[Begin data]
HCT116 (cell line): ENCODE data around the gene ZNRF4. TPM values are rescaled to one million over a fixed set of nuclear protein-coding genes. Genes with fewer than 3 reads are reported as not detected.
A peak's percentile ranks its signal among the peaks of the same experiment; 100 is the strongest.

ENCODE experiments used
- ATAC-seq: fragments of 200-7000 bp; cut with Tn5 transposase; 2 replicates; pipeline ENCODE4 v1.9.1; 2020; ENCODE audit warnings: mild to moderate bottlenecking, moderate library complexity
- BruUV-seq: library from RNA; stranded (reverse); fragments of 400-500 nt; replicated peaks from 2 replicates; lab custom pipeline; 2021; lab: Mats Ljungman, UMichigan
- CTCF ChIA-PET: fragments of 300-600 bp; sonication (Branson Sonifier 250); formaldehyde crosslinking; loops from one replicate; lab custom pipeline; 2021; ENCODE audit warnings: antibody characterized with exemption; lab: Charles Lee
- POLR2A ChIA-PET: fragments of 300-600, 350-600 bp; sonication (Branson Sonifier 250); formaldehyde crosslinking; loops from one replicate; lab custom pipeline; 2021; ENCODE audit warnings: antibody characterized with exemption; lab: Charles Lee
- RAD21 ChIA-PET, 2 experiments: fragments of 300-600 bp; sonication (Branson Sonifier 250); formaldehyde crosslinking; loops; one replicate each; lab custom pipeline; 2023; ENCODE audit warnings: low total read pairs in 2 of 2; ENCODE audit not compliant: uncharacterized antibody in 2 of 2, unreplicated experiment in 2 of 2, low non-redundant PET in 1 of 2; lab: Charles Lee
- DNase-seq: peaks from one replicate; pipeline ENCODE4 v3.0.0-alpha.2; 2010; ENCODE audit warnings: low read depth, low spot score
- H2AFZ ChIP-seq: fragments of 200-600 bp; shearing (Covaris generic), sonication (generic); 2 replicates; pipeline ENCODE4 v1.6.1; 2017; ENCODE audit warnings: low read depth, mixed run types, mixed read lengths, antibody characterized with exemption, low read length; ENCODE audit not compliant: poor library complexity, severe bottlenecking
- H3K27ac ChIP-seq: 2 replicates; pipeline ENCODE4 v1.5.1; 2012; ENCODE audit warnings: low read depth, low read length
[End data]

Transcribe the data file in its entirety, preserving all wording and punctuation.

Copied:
HCT116 (cell line): ENCODE data around the gene ZNRF4. TPM values are rescaled to one million over a fixed set of nuclear protein-coding genes. Genes with fewer than 3 reads are reported as not detected.
A peak's percentile ranks its signal among the peaks of the same experiment; 100 is the strongest.

ENCODE experiments used
- ATAC-seq: fragments of 200-7000 bp; cut with Tn5 transposase; 2 replicates; pipeline ENCODE4 v1.9.1; 2020; ENCODE audit warnings: mild to moderate bottlenecking, moderate library complexity
- BruUV-seq: library from RNA; stranded (reverse); fragments of 400-500 nt; replicated peaks from 2 replicates; lab custom pipeline; 2021; lab: Mats Ljungman, UMichigan
- CTCF ChIA-PET: fragments of 300-600 bp; sonication (Branson Sonifier 250); formaldehyde crosslinking; loops from one replicate; lab custom pipeline; 2021; ENCODE audit warnings: antibody characterized with exemption; lab: Charles Lee
- POLR2A ChIA-PET: fragments of 300-600, 350-600 bp; sonication (Branson Sonifier 250); formaldehyde crosslinking; loops from one replicate; lab custom pipeline; 2021; ENCODE audit warnings: antibody characterized with exemption; lab: Charles Lee
- RAD21 ChIA-PET, 2 experiments: fragments of 300-600 bp; sonication (Branson Sonifier 250); formaldehyde crosslinking; loops; one replicate each; lab custom pipeline; 2023; ENCODE audit warnings: low total read pairs in 2 of 2; ENCODE audit not compliant: uncharacterized antibody in 2 of 2, unreplicated experiment in 2 of 2, low non-redundant PET in 1 of 2; lab: Charles Lee
- DNase-seq: peaks from one replicate; pipeline ENCODE4 v3.0.0-alpha.2; 2010; ENCODE audit warnings: low read depth, low spot score
- H2AFZ ChIP-seq: fragments of 200-600 bp; shearing (Covaris generic), sonication (generic); 2 replicates; pipeline ENCODE4 v1.6.1; 2017; ENCODE audit warnings: low read depth, mixed run types, mixed read lengths, antibody characterized with exemption, low read length; ENCODE audit not compliant: poor library complexity, severe bottlenecking
- H3K27ac ChIP-seq: 2 replicates; pipeline ENCODE4 v1.5.1; 2012; ENCODE audit warnings: low read depth, low read length